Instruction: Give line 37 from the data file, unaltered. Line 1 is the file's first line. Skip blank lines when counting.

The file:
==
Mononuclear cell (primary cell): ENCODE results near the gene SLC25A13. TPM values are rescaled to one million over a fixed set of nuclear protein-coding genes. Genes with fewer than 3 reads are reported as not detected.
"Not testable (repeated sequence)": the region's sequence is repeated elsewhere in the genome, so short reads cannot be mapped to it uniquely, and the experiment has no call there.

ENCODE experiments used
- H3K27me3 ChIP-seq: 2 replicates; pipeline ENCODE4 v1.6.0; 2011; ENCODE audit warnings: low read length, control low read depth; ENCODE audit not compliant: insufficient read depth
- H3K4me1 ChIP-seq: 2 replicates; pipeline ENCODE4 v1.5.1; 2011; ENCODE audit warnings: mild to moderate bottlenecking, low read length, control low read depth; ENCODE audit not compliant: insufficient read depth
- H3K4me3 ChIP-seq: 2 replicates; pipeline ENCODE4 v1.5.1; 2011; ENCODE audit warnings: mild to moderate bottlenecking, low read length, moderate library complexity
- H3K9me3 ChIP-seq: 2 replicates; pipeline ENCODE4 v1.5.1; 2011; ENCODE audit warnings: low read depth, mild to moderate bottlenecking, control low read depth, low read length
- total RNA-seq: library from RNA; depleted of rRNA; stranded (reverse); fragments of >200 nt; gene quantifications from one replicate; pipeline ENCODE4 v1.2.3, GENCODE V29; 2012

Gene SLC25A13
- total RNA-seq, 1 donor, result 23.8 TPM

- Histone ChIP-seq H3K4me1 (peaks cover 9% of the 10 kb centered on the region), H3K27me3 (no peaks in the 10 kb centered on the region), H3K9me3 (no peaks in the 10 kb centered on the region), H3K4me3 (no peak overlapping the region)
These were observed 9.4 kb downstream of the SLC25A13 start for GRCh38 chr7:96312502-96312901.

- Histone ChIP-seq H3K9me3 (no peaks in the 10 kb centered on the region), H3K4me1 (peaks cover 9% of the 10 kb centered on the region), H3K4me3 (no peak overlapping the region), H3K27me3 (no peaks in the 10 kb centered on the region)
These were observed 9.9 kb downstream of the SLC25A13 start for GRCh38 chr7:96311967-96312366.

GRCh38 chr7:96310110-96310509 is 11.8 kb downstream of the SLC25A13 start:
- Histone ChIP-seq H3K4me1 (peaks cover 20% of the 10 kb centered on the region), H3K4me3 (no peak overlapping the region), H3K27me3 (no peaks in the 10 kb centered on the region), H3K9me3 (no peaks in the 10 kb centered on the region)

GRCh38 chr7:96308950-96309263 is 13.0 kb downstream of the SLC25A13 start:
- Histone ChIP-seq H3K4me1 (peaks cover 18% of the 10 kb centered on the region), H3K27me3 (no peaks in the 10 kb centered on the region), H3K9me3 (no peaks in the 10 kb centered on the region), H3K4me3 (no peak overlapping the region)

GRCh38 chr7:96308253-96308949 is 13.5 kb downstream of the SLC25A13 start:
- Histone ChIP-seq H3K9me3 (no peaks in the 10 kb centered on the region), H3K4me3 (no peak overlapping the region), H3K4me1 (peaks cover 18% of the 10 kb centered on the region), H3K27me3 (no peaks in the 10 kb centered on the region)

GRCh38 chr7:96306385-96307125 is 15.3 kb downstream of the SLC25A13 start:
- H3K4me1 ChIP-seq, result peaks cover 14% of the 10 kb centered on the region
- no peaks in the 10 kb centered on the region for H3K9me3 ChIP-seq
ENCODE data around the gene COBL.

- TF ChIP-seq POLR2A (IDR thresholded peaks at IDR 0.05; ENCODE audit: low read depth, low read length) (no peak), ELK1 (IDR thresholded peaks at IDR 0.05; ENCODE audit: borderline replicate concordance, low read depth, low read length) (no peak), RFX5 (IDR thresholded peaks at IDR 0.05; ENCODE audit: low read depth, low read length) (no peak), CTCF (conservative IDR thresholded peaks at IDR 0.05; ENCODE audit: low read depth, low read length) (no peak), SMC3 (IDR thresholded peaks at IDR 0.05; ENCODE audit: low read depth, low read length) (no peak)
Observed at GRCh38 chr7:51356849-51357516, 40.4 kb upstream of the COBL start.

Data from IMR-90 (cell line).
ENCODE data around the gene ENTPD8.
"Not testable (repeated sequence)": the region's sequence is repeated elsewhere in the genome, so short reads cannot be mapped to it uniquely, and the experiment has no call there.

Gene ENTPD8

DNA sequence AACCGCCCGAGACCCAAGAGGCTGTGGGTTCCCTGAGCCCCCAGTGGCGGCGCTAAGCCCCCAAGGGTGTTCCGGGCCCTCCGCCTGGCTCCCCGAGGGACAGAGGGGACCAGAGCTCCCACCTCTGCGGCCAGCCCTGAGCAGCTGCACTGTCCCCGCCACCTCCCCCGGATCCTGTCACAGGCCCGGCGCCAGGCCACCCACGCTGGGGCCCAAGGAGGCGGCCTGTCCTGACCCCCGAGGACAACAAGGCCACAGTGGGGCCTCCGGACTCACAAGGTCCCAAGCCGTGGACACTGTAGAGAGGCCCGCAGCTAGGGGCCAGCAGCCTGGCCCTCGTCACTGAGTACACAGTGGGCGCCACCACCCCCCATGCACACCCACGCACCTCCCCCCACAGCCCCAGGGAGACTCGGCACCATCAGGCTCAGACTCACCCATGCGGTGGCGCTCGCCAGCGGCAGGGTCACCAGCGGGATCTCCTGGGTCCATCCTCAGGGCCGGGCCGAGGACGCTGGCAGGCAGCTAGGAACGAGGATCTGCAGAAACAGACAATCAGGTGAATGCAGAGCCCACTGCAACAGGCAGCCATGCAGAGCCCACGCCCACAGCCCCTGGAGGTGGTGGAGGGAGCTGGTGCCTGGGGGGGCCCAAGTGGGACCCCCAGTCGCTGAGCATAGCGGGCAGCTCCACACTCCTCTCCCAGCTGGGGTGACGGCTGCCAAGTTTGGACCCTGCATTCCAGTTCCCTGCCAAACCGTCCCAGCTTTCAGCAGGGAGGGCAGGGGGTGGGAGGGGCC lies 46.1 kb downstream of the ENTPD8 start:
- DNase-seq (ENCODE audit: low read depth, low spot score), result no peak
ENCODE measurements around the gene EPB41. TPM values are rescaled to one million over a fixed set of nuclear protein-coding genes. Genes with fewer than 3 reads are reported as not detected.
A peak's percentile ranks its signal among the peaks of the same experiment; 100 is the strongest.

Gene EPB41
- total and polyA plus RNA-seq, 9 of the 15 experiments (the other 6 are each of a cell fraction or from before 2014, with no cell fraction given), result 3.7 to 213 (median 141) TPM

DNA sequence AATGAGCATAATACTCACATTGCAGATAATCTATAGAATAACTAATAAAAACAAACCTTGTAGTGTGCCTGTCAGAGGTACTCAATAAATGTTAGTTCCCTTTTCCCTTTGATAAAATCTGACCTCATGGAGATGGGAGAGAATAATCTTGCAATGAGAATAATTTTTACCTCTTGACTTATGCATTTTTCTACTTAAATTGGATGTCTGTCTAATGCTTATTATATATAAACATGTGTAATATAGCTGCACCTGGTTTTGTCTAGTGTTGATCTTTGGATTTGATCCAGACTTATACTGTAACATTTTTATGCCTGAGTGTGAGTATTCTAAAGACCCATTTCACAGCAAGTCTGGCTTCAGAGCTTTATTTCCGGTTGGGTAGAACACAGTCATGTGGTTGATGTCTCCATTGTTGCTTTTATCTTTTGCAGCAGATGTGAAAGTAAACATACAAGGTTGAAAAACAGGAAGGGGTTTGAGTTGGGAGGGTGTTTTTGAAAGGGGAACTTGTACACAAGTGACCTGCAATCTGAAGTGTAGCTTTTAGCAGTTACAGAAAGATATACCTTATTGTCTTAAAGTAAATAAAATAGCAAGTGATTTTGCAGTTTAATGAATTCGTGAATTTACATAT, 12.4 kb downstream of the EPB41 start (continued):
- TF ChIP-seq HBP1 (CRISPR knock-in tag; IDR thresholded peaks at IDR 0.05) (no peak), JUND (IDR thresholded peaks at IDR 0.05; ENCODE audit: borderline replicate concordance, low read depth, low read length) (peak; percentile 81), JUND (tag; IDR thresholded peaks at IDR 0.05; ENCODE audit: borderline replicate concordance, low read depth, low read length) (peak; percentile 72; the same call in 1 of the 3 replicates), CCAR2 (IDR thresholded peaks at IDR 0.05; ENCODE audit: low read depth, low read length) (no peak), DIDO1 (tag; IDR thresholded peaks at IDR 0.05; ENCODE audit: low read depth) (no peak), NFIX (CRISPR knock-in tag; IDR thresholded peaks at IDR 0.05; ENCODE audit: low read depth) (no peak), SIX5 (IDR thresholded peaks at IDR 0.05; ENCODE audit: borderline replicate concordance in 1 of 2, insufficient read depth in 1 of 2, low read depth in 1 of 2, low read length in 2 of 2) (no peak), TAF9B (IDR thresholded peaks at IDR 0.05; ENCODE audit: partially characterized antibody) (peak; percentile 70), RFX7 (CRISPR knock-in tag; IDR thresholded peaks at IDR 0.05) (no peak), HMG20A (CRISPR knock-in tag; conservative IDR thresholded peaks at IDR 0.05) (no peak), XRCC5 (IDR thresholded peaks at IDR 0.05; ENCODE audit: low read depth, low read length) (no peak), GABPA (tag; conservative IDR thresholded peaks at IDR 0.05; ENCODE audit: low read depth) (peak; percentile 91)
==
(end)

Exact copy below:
DNA sequence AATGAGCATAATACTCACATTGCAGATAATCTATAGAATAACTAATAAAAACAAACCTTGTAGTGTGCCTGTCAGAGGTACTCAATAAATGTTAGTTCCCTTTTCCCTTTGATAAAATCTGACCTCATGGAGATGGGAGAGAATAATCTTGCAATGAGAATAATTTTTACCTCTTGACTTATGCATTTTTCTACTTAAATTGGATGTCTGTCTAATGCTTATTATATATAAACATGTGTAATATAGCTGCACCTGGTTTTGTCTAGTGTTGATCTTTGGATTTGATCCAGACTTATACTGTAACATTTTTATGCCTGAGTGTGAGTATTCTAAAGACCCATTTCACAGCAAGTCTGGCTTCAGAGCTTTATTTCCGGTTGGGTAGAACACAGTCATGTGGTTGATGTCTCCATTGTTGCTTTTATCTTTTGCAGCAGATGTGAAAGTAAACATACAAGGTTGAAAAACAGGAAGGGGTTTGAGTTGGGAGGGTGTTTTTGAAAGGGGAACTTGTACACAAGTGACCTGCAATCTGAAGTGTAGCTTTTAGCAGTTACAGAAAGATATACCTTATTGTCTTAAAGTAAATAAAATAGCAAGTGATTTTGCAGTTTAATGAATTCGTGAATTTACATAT, 12.4 kb downstream of the EPB41 start (continued):